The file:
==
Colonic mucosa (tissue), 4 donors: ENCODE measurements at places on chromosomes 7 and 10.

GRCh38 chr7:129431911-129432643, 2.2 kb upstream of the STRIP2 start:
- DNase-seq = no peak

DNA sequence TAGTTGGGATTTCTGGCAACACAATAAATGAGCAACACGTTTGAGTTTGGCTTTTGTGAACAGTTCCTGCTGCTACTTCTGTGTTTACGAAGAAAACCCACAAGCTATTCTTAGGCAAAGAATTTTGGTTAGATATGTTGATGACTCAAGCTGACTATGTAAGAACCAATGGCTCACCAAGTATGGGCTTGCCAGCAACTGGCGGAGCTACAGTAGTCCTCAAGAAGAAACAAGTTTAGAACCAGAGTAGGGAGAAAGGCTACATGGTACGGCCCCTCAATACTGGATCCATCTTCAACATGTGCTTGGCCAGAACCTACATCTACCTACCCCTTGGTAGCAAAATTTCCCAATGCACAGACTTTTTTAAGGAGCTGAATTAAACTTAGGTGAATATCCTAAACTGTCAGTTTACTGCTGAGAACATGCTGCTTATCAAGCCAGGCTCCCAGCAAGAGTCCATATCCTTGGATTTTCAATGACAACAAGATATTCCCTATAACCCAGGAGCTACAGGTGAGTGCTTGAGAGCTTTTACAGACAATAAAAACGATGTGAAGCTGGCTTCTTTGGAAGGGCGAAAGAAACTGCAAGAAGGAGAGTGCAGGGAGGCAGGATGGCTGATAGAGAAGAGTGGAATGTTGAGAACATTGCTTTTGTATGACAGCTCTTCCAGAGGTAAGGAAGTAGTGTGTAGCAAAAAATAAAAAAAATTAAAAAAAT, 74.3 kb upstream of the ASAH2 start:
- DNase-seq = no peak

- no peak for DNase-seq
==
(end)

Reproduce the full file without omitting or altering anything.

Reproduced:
Colonic mucosa (tissue), 4 donors: ENCODE measurements at places on chromosomes 7 and 10.

GRCh38 chr7:129431911-129432643, 2.2 kb upstream of the STRIP2 start:
- DNase-seq = no peak

DNA sequence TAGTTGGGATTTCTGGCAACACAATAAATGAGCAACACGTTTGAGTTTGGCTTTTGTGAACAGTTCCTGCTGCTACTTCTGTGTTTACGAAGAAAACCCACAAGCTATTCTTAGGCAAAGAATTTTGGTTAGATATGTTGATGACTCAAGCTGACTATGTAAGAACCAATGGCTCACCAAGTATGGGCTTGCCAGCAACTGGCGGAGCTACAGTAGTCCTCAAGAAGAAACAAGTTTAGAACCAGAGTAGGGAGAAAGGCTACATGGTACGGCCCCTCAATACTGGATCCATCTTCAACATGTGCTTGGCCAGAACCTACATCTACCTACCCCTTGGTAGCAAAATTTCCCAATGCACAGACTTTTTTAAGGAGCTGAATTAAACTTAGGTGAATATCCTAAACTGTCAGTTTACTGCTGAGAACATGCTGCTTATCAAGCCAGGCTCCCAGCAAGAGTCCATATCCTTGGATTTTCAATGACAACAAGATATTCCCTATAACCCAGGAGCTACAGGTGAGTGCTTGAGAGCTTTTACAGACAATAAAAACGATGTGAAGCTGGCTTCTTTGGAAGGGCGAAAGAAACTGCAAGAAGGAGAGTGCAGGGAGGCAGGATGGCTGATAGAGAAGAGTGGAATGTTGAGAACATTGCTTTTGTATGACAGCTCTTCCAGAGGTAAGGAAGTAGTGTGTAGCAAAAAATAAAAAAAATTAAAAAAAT, 74.3 kb upstream of the ASAH2 start:
- DNase-seq = no peak

- no peak for DNase-seq